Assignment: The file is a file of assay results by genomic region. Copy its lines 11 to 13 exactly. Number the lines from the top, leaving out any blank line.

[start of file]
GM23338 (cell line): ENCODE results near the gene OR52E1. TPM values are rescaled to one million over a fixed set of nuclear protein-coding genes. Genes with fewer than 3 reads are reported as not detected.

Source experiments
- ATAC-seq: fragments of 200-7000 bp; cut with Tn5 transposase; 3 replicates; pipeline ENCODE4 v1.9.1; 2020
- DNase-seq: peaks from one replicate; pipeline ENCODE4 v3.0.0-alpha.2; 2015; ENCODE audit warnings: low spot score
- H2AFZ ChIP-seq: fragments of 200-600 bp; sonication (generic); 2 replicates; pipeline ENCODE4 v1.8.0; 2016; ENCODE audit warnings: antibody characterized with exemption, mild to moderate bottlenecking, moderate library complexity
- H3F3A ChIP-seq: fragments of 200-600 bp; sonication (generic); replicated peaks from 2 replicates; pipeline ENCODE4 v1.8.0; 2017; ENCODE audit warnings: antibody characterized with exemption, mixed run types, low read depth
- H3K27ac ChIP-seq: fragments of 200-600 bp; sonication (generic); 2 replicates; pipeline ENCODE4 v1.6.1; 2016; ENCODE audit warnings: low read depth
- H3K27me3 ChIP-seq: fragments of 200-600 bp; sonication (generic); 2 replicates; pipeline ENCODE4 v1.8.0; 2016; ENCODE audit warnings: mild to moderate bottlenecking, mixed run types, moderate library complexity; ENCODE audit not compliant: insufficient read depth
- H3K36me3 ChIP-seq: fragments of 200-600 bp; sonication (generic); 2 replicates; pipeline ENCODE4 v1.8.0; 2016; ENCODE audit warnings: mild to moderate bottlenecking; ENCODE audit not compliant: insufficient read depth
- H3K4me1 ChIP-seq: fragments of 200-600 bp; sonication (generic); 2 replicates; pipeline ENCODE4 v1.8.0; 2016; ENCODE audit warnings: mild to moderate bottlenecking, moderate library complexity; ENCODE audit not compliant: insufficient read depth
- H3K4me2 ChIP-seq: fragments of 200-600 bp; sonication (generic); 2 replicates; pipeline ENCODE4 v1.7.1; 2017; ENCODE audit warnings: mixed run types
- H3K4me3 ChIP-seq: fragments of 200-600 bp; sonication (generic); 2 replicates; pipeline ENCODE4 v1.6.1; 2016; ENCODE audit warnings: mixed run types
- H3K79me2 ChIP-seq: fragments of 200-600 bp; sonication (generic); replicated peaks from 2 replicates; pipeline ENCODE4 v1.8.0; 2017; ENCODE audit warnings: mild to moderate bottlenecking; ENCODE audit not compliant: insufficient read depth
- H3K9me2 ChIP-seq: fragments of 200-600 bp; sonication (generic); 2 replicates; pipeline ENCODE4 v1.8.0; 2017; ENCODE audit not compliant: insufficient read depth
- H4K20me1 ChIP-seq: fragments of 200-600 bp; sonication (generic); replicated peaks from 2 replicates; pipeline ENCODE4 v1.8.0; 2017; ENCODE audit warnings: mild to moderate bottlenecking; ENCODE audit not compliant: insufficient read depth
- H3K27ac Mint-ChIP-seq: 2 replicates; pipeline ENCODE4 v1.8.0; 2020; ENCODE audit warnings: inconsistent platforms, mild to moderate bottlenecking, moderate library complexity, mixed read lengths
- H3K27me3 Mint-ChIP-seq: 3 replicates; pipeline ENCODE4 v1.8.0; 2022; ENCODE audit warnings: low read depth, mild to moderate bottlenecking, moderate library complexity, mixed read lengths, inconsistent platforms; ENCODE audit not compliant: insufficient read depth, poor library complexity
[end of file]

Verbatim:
- H3K4me2 ChIP-seq: fragments of 200-600 bp; sonication (generic); 2 replicates; pipeline ENCODE4 v1.7.1; 2017; ENCODE audit warnings: mixed run types
- H3K4me3 ChIP-seq: fragments of 200-600 bp; sonication (generic); 2 replicates; pipeline ENCODE4 v1.6.1; 2016; ENCODE audit warnings: mixed run types
- H3K79me2 ChIP-seq: fragments of 200-600 bp; sonication (generic); replicated peaks from 2 replicates; pipeline ENCODE4 v1.8.0; 2017; ENCODE audit warnings: mild to moderate bottlenecking; ENCODE audit not compliant: insufficient read depth